Moderate exposure of sun can help in regulating the immune system and also reduce the risk of MS.
In US, more than 200,000 people suffer from the nerve disease and multiple sclerosis. The causes of this chronic inflammatory disease that can lead to sensory loss, paralysis and optic neuritis are largely in the lack of sun. Again and again, but the sunlight being discussed as a component in the pathogenesis of Multiple Sclerosis. Because epidemiological studies show that northern Europeans, North Americans and Canadians much more frequently become ill than people who live near the equator. Genetic causes seem so much a role to play, because who is moving to a sunnier region in early childhood, adjusts its risk of Multiple Sclerosis.
Sun is contributes to the regulation of the immune system.
Therefore scientists wanted to find out if the amount of sunlight can actually affect on the risk or the progression of multiple sclerosis. Over a period of six weeks they sent nine Multiple Sclerosis patients regularly in a specially medical designed sun chamber. Irradiation was carried out every day except on weekends.
The results are amazing. After the first date in blood and in the skin of patients was found more regulatory T cells and dendritic cells than before irradiation. Both cell types protect the immune system against attack to itself – a process which is the central characteristic of multiple sclerosis.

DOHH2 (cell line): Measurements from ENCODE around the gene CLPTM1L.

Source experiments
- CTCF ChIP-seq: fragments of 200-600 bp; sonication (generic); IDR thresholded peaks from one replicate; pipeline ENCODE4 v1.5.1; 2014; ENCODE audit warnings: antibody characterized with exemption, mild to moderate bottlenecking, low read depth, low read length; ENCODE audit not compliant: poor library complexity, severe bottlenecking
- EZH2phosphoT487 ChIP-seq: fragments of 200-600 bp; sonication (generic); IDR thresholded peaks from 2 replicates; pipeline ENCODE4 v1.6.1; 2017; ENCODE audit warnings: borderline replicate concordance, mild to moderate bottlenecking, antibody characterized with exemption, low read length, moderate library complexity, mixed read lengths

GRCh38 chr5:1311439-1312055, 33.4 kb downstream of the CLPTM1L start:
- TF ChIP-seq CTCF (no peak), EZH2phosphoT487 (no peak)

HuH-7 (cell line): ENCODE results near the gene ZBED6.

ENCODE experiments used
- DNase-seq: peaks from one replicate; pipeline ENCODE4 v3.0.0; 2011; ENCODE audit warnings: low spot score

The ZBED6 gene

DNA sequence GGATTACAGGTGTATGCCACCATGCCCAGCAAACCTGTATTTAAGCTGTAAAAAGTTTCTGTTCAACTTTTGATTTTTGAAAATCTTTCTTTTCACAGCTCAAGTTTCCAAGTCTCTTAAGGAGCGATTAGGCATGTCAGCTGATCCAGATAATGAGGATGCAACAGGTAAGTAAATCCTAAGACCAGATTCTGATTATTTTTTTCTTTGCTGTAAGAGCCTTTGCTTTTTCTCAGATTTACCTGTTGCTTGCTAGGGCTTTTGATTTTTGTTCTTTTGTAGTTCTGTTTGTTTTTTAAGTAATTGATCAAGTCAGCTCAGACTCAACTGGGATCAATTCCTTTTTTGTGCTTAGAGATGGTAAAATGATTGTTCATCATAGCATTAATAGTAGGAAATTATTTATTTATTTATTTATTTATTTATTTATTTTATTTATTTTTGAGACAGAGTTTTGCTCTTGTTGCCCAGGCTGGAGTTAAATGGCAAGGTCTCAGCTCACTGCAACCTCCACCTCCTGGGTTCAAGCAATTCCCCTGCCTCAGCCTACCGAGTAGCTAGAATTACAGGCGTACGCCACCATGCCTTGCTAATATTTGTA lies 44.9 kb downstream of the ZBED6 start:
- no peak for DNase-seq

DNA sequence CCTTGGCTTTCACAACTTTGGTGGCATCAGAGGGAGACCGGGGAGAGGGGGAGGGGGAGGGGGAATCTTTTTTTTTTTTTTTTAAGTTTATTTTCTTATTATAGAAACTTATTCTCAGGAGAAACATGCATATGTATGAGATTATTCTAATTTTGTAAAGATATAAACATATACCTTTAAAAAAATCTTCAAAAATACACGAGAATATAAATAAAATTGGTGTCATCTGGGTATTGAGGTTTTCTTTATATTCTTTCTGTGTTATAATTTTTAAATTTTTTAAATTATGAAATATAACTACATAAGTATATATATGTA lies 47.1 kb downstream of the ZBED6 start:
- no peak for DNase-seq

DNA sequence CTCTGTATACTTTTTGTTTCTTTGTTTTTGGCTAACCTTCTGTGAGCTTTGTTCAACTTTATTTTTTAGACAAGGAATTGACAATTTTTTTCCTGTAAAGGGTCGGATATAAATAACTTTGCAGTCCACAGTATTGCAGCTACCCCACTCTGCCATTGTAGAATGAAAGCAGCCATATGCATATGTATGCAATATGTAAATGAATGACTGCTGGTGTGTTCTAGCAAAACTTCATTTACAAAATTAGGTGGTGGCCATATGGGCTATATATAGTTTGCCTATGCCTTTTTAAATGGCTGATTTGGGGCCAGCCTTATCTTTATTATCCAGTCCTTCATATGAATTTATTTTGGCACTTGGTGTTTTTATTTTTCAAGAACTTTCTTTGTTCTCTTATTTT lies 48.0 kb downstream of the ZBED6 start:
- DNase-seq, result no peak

In parallel, the exact molecular pathways can be decrypted, for example on value of UV-B radiation in mice: The induced regulatory cells migrate from the skin to the site of inflammation, ie into the blood, into the bones or – as in the MS – in the central nervous system. Here they trigger a protective immune response and so curb harmful autoimmunity reaction.
Protective effect is only temporarily effect.
The results thus provide evidence that sunlight can actually influence on the development of multiple sclerosis. There is obviously an relate between the skin and nervous system. UV-B radiation has an influence on the immune tolerance in the nervous system. However, the protective effect was faster than by tanning. If the treatment is interrupted even for a few days, blood levels and immune status deteriorated again – both in mice and humans. Nevertheless, the study could help in the long term to enhance the treatment options of MS and improve.